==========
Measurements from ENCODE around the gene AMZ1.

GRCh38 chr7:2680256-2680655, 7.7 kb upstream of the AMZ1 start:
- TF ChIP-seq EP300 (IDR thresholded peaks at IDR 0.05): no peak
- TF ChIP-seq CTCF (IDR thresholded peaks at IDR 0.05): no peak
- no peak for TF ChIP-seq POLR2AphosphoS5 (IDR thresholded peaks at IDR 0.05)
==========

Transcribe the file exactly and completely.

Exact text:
Measurements from ENCODE around the gene AMZ1.

GRCh38 chr7:2680256-2680655, 7.7 kb upstream of the AMZ1 start:
- TF ChIP-seq EP300 (IDR thresholded peaks at IDR 0.05): no peak
- TF ChIP-seq CTCF (IDR thresholded peaks at IDR 0.05): no peak
- no peak for TF ChIP-seq POLR2AphosphoS5 (IDR thresholded peaks at IDR 0.05)